Being Byzantine: Greek Identity Before the Ottomans, 1200-1420

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Cambridge University Press, Oct 30, 2008 - History - 330 pages
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In 1204, the Byzantine Empire was conquered by troops from western Europe ostensibly taking part in the Fourth Crusade. This was a hugely significant event for the subjects of the Empire, radically altering the Byzantines' self-image and weakening their state for the later conflict with the Ottoman Turks. Using the theory of ethnicity - a comparatively recent tool with regard to the pre-modern era - Gill Page provides fresh insight into the late Byzantine period, providing a corrective to nationalistic interpretations of the period of Frankish rule and more broadly to generally held assumptions of ethnic hostility in the period. A systematic analysis of texts in Greek from the period 1200-1420, from both ends of the social spectrum, is backed up by an in-depth study of Frankish rule in the Peloponnese to reveal the trends in the development of Byzantine identity under the impact of the Franks.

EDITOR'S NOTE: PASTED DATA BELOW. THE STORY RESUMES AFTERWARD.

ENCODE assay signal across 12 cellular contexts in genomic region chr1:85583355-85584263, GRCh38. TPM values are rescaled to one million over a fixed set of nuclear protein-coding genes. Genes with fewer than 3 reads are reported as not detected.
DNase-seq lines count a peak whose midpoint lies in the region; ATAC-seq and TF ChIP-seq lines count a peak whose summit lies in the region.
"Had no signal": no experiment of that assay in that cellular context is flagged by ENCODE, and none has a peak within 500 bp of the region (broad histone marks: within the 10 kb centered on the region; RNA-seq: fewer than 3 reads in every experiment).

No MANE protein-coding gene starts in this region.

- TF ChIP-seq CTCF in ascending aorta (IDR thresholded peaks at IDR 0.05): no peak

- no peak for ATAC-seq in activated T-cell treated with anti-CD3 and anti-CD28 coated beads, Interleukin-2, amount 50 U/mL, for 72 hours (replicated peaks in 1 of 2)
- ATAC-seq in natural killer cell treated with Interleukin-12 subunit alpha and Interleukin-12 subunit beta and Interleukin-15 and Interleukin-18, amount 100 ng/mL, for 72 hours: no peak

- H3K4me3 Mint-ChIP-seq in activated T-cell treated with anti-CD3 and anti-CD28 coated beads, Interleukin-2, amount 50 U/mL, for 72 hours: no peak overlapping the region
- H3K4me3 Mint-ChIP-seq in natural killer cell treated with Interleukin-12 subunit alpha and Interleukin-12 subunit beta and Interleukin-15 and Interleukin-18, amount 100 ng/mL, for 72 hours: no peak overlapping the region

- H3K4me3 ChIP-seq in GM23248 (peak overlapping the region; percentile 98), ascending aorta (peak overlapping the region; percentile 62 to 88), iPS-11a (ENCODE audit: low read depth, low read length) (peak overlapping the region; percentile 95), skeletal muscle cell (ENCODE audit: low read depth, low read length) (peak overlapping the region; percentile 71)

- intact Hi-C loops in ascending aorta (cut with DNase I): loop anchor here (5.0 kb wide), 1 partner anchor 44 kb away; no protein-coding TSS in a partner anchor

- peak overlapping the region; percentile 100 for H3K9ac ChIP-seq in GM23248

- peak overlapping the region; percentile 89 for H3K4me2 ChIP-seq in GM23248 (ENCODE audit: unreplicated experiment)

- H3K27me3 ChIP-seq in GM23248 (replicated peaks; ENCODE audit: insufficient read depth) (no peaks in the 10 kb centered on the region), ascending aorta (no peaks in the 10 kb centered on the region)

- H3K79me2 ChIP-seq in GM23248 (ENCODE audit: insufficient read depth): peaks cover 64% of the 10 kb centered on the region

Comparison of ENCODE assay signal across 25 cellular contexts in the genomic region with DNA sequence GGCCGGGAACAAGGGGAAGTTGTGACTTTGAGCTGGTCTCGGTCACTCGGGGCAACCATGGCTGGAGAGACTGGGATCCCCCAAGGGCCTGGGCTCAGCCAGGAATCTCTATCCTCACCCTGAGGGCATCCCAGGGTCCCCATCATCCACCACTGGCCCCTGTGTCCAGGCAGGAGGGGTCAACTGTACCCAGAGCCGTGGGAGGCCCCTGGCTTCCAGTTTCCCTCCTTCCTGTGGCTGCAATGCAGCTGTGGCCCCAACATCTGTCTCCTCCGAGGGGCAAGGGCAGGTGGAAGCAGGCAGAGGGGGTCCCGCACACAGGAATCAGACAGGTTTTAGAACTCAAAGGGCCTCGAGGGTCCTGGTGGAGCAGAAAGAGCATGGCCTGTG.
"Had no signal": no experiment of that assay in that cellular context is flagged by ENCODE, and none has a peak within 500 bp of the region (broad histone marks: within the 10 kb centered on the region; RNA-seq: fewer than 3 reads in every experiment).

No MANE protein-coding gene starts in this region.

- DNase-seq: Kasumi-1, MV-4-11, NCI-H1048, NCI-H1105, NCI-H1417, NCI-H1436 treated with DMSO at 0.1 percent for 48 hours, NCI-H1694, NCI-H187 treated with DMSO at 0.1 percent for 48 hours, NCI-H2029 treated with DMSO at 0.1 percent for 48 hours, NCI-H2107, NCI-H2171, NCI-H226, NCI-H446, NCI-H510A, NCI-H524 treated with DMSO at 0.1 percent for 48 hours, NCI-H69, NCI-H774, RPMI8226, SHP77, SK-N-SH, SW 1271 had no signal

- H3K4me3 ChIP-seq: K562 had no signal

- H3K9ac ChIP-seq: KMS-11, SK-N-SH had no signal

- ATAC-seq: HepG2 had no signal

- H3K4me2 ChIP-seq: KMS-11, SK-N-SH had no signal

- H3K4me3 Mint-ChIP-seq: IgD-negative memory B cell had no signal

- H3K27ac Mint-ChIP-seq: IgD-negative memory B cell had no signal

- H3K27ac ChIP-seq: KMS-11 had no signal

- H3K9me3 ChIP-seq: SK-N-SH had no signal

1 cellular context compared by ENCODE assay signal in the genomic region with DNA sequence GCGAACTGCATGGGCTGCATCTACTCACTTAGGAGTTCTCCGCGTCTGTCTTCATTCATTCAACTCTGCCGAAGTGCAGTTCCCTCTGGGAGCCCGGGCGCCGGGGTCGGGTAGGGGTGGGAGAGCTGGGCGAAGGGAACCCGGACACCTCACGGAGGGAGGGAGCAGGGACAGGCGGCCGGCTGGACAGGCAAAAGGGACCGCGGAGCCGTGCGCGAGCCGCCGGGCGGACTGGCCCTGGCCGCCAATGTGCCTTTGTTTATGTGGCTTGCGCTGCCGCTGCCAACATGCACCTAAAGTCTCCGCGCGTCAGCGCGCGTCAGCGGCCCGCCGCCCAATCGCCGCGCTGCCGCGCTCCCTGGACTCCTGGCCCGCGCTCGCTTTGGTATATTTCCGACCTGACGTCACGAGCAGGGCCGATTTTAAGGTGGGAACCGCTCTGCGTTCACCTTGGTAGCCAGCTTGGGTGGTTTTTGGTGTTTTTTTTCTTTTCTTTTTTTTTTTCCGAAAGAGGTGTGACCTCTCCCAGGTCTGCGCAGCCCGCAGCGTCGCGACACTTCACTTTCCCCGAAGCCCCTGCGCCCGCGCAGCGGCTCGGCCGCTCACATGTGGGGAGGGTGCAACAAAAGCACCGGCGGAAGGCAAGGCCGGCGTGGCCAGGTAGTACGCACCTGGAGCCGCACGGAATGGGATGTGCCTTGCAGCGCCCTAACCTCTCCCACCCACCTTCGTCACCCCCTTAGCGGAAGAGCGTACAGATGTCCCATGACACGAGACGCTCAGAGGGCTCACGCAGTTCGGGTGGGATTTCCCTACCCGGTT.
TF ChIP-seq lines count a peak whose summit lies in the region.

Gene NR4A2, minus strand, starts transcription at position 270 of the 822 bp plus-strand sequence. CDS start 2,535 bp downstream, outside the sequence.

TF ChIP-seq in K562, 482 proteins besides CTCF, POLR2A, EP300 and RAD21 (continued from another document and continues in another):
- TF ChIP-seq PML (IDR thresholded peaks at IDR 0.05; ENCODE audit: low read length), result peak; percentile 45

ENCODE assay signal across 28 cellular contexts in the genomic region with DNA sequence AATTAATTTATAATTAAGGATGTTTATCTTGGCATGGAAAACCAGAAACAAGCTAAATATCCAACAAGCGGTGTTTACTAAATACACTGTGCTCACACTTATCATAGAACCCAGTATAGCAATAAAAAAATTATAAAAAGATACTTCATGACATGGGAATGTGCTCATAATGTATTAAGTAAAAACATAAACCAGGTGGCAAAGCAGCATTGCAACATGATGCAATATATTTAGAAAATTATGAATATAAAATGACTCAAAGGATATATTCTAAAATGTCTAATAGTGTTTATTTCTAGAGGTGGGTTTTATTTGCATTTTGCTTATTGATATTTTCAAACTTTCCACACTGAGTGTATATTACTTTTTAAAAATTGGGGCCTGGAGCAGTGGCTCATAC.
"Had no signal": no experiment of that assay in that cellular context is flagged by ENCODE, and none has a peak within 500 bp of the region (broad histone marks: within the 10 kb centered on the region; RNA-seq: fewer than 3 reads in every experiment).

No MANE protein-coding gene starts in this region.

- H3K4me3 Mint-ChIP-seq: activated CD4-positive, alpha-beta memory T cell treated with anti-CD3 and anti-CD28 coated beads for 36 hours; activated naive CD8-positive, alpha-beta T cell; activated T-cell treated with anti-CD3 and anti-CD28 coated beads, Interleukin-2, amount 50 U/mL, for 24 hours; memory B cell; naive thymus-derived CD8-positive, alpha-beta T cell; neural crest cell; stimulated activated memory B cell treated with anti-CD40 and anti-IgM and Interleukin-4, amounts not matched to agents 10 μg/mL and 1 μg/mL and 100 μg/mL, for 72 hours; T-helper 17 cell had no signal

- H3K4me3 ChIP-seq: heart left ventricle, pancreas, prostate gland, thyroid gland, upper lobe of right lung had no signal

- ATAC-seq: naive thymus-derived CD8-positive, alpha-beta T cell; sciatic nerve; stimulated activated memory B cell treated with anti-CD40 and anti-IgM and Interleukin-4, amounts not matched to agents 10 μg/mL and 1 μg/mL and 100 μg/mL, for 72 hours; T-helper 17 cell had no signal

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About the author (2008)

Gill Page studied Classics at Corpus Christi College, Oxford, before beginning a career in museum education. After completing an MA in Medieval History at the University of Manchester, Dr Page went on to complete a doctorate at the University of Leeds.

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